Sydney Water biomethane deal points to renewable energy future
In an Australian first, Sydney Water will start generating renewable biomethane for the gas grid following a new agreement with energy infrastructure company Jemena.
“We've been looking at circular economy opportunities for a few years now. With wastewater treatment being a critical part of our business, it presents a fantastic opportunity for doing things differently with our bio-resources,” he said.
“We already use biogas to generate our own energy. We produce around 53 gigawatt hours per year of electricity, which is enough to power about 7000 homes. Our objective is to reduce emissions to the environment, as well as creating greater value from the products that we have.”
Higham said the pivot to green gas was inspired by recent biogas to grid operations being facilitated internationally, with Sydney Water working with Jemena to assess the feasibility of a similar project in Australia.
“As with any water utility, we have a long history of anaerobic digestion and the creation of bio-methane within our operation. We took a look at some of the international trends occurring and in Western Europe biogas to grid is starting to get a little bit of traction in the marketplace,” he said.
“Fundamentally, we asked ourselves if we could achieve a similar outcome. With Jemena being a regulated utility for the Sydney area, it was logical to have a conversation with them around whether they would be interested in working with us to bring green gas into the Sydney market.
“We've been working with them to explore the opportunity, including the proximity of the gas network which is crucial to making the solution viable.
“It's been a really great relationship that we’ve built over the last couple of years, with both organisations looking to innovate in their respective environments.”
Gas to energy
Higham said Sydney Water will be providing biogas produced at its Malabar Wastewater Treatment Plant, which will then be clarified with the help of a gas up-grader installed on site.
“Malabar is our largest wastewater treatment plant and already uses biogas to produce a large amount of renewable energy. And, with population growth, we're going to see increased ability to generate biogas,” he said.
“What we're providing as part of the partnership is the continued supply of our biogas to a gas up-grader, which Jemena are currently investing in.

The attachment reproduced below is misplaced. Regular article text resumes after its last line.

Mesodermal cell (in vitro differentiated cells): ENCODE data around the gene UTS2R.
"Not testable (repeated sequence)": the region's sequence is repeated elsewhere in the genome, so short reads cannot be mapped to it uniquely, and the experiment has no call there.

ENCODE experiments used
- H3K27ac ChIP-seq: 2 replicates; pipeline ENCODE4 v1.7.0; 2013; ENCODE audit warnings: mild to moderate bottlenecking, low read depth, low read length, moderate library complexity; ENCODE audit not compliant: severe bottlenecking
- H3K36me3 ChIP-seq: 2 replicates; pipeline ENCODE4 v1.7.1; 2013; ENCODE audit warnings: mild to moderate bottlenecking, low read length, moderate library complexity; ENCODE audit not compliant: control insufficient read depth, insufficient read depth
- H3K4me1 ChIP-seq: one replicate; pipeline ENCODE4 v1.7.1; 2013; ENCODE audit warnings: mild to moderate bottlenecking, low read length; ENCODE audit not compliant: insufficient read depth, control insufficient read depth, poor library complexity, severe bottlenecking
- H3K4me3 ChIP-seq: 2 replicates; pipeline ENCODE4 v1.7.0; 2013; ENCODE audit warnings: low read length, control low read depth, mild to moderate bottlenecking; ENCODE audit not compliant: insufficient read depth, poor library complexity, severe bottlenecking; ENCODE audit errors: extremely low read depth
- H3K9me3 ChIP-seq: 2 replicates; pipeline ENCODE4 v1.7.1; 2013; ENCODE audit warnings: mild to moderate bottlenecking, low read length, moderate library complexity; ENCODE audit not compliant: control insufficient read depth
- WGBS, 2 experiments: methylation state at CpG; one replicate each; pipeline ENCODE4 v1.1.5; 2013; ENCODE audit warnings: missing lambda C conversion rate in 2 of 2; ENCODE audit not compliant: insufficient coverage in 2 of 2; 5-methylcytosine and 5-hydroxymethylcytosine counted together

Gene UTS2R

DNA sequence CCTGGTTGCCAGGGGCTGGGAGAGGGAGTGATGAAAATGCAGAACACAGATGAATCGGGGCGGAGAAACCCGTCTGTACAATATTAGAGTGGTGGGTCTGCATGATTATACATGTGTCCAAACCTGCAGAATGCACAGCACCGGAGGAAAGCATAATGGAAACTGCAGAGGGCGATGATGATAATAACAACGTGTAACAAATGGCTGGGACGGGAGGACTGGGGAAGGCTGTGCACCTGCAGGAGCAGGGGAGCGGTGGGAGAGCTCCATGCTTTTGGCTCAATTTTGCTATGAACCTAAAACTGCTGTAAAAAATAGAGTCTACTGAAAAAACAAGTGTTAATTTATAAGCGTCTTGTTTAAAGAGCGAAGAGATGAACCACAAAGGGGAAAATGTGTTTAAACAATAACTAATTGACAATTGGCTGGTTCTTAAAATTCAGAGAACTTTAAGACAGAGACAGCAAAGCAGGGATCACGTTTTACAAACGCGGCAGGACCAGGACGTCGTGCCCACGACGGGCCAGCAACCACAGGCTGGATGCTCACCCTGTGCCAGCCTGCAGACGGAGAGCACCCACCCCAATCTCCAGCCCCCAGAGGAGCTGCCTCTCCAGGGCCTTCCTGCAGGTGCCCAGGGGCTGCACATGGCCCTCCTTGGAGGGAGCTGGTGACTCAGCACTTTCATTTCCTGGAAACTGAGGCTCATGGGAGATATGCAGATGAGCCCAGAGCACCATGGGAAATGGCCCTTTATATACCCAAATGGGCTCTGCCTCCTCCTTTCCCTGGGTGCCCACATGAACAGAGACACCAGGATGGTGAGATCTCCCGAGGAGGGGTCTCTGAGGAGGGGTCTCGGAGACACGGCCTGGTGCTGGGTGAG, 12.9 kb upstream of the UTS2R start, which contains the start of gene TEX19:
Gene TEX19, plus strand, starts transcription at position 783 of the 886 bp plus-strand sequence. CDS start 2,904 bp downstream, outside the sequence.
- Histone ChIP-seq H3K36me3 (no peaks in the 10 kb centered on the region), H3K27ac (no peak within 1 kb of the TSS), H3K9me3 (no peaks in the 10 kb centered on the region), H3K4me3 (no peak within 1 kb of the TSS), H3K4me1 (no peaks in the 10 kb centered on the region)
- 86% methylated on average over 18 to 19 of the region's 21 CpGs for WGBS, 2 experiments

“The upgrader will be located on our site, sitting parallel to our anaerobic digestion facilities and our combined heat and power generators to provide an optimal solution for the biogas that we create.”
Higham said the upgrader will convert the biogas created from Sydney Water’s anaerobic digesters into something that can be purified to about 98% methane before it is injected back into the gas grid, which is a part of Jemena's distribution network.
“The gas grid is in relatively close proximity to Malabar, which allows us to take the up-graded gas and inject it into the system,” Higham said.
“The product is essentially zero-emissions biogas. It's something that we can produce every day of the year. We will be providing gas for the equivalent of about 6300 homes.
“But, as with population growth in any big city, the opportunity will increase. And we're expecting the amount of gas to grow to the equivalent of around 13,000 homes by 2030. It leads to quite a large carbon reduction, too. By using renewable gas over fossil fuel, there is a reduction in about 5000 tonnes worth of CO₂ emission, which is roughly equivalent to 1900 cars off the road.”
Higham said the partnership with Jemena provides a real opportunity for Sydney Water to use its biomethane resources in the best way possible.
“While Malabar is our largest wastewater treatment plant, we have nine treatment plants that could be capable of doing a similar thing in the future, subject to the success of this project,” he said.